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Busloads of Scientology members protest verdict

Title: Busloads of Scientology members protest verdict
Date: Sunday, 19 May 1985
Publisher: Daily News
Author: Gilbert Bailon
Main source: link (56 KiB)

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Pushing a baby stroller towering with blankets, Jennifer Decker of Eagle Rock was among hundreds of Church of Scientology members who boarded buses, planes and trains Saturday bound for Portland, Ore., to protest a $39 million court judgment against the international church.

An Oregon jury awarded the multimillion-dollar judgment on Friday to a woman who claimed the church defrauded her, which prompted church president the Rev. Heber Jentzsch to organize the pilgrimage to Portland.

Decker was among 200 people who filled four school buses outside the church's Hollywood headquarters while others jammed vans, campers and motor homes stacked with coolers, sleeping bags and luggage.

"The issue is of religious freedom," Decker said moments before leaving for two days with her husband, Miles, and their two children. "I don't think anyone has the right to take that from us. Plus it's for the sake of all religion."

Jentzsch, speaking to 2,500 people that spilled into North Berendo Street in Hollywood, said his church and the First Amendment were violated by the lawsuit charging that the woman was defrauded by promises to improve her eyesight and intelligence.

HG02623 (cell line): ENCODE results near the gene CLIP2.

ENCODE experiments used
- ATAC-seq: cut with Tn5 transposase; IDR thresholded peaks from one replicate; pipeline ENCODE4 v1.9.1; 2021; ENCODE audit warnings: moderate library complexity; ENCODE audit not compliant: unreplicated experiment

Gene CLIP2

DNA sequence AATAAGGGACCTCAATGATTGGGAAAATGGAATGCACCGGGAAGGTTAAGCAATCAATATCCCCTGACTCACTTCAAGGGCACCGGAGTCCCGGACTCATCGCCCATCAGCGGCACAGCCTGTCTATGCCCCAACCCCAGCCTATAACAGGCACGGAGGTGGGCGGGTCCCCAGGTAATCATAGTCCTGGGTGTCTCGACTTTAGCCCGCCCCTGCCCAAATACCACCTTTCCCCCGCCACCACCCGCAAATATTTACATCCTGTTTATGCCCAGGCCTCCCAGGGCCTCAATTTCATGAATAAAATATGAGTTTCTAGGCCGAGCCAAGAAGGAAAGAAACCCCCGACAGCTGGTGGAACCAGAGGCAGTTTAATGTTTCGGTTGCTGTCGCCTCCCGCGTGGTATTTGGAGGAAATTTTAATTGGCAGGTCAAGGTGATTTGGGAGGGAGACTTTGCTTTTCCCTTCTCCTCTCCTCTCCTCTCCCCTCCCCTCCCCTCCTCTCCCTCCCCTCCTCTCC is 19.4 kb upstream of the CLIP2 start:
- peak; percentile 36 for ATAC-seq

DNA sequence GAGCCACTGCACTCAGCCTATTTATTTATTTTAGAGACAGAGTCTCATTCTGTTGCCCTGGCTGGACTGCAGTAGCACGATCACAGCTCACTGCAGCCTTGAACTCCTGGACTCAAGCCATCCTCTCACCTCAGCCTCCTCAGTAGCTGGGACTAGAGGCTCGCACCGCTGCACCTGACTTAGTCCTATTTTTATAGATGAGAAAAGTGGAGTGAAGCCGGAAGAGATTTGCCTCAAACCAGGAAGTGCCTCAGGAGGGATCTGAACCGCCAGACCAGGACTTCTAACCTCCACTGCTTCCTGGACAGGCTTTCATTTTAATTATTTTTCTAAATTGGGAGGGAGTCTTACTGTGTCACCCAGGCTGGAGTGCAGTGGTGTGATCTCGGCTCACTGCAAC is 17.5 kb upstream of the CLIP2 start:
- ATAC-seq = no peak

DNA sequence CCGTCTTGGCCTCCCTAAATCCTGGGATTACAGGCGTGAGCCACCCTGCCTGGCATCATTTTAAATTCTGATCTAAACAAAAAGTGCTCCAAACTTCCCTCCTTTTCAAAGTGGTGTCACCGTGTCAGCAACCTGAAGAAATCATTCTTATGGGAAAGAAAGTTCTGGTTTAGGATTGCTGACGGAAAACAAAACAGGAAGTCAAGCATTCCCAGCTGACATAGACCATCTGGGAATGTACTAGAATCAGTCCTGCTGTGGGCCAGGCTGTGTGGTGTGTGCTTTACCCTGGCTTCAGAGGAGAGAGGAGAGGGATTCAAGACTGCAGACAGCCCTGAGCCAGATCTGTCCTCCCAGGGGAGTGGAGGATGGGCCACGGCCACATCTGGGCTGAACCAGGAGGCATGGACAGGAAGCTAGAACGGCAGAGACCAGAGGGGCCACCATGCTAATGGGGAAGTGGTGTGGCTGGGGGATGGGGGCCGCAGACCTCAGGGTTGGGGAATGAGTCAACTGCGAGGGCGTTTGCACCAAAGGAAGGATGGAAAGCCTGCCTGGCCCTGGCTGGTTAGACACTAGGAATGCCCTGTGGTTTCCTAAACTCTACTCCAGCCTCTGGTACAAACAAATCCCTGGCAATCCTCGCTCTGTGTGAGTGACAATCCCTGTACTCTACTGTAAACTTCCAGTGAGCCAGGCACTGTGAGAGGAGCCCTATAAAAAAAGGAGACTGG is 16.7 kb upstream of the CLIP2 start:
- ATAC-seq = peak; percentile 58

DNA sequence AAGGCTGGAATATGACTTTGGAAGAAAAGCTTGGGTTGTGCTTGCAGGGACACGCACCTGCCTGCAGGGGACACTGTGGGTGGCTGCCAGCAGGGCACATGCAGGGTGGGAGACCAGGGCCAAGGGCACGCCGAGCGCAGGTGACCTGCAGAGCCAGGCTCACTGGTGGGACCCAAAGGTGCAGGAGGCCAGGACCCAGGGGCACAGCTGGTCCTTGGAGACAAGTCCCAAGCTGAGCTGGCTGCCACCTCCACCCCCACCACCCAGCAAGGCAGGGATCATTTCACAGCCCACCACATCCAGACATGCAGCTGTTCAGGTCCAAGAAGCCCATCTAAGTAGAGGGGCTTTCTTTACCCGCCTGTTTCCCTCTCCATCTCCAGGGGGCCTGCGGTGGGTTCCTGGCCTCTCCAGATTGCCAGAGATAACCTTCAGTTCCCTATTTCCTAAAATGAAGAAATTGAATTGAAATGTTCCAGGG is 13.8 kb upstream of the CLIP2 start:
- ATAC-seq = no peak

The lawsuit alleges that church officials knowingly made false statements to Julie Christofferson Titchbourne of Portland that dealt with secular issues of improving her mind and eyesight.

Jurors awarded $20 million in punitive damages against Scientology founder L. Ron Hubbard, $17.5 million against the Church of Scientology of California and $1.5 million against the Church of Scientology Mission of Davis.

"The issue is whether religious freedom is going to survive in the United States, " said Jentzsch, flanked by banners reading, "Sink the IRS — not religion" and "Restore the Bill of Rights."

"We are going to fill the street of Oregon with people who will show that religious liberty means something to them," he said.